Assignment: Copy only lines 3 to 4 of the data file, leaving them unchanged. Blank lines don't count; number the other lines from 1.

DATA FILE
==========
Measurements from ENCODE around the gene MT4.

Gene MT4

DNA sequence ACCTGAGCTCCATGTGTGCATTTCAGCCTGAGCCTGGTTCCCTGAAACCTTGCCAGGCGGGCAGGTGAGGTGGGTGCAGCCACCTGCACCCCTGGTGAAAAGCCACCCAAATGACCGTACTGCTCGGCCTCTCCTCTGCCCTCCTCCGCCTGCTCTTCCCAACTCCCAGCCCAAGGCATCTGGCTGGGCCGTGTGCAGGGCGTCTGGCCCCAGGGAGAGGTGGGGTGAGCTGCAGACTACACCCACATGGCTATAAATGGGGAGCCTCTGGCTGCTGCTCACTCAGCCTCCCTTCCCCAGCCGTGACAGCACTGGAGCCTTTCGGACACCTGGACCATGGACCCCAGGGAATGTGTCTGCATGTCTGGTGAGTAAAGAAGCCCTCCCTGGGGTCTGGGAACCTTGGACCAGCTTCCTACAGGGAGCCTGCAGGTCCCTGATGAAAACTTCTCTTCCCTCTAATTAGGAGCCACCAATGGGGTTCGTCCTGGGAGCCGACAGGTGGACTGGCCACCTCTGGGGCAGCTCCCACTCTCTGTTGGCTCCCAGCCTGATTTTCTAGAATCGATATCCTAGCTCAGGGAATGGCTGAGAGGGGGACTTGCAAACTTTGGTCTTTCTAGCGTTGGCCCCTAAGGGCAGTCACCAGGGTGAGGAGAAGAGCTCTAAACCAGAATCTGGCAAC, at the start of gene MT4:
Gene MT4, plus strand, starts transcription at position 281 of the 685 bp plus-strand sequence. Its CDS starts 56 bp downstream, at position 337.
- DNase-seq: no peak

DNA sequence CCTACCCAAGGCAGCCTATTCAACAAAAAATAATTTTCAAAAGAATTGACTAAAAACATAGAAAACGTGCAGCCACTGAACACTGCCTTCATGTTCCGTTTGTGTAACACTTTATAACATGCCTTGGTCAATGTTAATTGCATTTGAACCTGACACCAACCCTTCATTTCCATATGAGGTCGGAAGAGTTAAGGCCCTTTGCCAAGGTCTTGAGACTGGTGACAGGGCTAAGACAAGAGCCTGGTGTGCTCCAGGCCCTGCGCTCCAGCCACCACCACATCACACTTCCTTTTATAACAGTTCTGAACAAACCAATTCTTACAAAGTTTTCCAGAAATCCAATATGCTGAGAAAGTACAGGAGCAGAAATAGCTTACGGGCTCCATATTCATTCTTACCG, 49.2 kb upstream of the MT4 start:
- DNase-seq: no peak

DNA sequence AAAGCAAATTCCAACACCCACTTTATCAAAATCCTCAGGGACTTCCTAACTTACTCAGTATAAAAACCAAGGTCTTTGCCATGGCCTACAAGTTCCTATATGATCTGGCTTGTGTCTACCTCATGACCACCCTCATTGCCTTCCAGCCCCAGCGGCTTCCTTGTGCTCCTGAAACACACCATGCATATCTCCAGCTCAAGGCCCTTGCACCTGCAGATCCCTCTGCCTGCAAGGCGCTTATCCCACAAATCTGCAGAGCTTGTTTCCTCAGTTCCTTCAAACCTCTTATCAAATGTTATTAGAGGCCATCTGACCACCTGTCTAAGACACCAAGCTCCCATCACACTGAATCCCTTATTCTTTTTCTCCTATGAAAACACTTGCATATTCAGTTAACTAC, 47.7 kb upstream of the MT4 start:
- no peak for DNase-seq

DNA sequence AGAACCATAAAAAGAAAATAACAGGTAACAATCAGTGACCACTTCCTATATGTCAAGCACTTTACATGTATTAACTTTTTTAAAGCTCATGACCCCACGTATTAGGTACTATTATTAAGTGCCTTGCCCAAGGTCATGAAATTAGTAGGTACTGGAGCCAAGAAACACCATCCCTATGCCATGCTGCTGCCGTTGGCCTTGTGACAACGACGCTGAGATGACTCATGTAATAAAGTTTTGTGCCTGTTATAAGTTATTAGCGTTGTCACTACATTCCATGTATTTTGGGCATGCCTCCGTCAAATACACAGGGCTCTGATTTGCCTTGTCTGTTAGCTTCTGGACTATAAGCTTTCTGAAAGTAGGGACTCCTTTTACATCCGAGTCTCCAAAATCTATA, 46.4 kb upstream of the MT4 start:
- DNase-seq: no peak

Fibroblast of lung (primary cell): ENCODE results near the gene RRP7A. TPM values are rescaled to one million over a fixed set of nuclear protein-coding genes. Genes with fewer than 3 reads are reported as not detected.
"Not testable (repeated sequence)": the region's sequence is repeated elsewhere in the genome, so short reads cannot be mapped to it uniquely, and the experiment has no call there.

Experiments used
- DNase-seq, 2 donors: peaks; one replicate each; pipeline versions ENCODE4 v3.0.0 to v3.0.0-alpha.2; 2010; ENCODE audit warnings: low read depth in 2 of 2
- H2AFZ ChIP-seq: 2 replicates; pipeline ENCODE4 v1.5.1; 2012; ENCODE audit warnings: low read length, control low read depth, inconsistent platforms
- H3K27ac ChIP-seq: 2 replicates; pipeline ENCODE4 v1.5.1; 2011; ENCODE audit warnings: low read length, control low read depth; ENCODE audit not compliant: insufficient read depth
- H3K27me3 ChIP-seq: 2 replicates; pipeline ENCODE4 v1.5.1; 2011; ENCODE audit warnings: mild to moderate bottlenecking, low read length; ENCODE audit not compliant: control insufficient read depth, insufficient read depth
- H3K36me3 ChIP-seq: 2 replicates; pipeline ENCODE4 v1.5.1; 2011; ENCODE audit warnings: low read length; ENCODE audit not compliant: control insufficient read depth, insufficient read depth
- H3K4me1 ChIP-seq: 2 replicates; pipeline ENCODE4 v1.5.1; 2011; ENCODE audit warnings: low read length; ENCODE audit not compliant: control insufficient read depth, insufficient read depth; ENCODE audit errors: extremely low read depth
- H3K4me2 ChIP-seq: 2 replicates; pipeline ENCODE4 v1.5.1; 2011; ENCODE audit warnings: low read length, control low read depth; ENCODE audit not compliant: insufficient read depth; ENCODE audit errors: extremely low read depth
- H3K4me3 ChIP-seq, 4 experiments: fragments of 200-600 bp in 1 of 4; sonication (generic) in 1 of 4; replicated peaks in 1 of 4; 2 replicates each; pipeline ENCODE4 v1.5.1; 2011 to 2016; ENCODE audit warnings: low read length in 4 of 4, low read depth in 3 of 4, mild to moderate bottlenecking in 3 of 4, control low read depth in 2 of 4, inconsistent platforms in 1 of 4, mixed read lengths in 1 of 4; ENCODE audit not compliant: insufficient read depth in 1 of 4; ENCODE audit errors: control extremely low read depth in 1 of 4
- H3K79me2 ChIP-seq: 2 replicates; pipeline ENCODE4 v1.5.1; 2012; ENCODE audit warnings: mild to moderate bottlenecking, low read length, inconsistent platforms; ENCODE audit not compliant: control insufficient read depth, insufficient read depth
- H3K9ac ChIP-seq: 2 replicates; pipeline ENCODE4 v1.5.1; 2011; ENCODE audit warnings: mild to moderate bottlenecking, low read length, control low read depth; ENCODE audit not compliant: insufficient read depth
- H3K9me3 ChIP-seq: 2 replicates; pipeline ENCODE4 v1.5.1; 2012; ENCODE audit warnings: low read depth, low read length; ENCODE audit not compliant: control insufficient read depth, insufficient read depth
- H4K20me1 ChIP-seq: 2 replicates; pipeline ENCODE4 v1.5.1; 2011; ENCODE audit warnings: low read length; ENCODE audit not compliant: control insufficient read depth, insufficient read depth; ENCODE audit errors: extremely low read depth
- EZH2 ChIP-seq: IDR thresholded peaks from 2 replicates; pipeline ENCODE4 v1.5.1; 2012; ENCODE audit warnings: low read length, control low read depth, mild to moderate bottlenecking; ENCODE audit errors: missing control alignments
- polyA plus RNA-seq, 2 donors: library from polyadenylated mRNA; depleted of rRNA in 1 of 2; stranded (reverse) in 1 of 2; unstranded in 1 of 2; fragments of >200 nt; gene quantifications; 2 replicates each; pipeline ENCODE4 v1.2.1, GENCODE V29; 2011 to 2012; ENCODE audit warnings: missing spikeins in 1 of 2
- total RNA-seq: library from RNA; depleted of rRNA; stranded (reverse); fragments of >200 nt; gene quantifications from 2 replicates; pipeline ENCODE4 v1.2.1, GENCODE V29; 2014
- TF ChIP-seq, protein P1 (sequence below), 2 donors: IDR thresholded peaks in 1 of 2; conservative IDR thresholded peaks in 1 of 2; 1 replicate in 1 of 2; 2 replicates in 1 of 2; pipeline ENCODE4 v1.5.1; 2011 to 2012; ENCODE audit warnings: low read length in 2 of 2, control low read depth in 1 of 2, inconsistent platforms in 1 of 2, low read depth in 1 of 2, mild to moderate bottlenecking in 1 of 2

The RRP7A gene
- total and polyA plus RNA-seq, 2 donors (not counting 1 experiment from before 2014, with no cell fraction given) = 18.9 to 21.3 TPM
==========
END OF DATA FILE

DNA sequence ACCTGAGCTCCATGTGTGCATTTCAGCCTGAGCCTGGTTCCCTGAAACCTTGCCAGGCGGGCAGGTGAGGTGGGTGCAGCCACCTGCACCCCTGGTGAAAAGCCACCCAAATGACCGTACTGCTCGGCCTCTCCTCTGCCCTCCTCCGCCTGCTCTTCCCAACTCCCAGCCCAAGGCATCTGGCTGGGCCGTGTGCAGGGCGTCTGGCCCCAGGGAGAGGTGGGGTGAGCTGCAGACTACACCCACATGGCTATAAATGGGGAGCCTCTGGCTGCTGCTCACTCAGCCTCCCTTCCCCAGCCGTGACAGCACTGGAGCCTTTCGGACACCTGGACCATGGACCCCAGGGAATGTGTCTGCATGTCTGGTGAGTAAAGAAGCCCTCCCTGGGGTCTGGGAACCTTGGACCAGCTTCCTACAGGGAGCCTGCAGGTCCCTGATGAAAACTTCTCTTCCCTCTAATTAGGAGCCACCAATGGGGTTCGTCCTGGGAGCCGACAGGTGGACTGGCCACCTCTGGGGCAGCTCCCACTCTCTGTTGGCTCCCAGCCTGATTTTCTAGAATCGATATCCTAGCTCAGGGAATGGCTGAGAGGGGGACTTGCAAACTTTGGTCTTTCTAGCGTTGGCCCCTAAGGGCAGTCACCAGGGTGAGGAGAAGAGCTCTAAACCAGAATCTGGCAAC, at the start of gene MT4:
Gene MT4, plus strand, starts transcription at position 281 of the 685 bp plus-strand sequence. Its CDS starts 56 bp downstream, at position 337.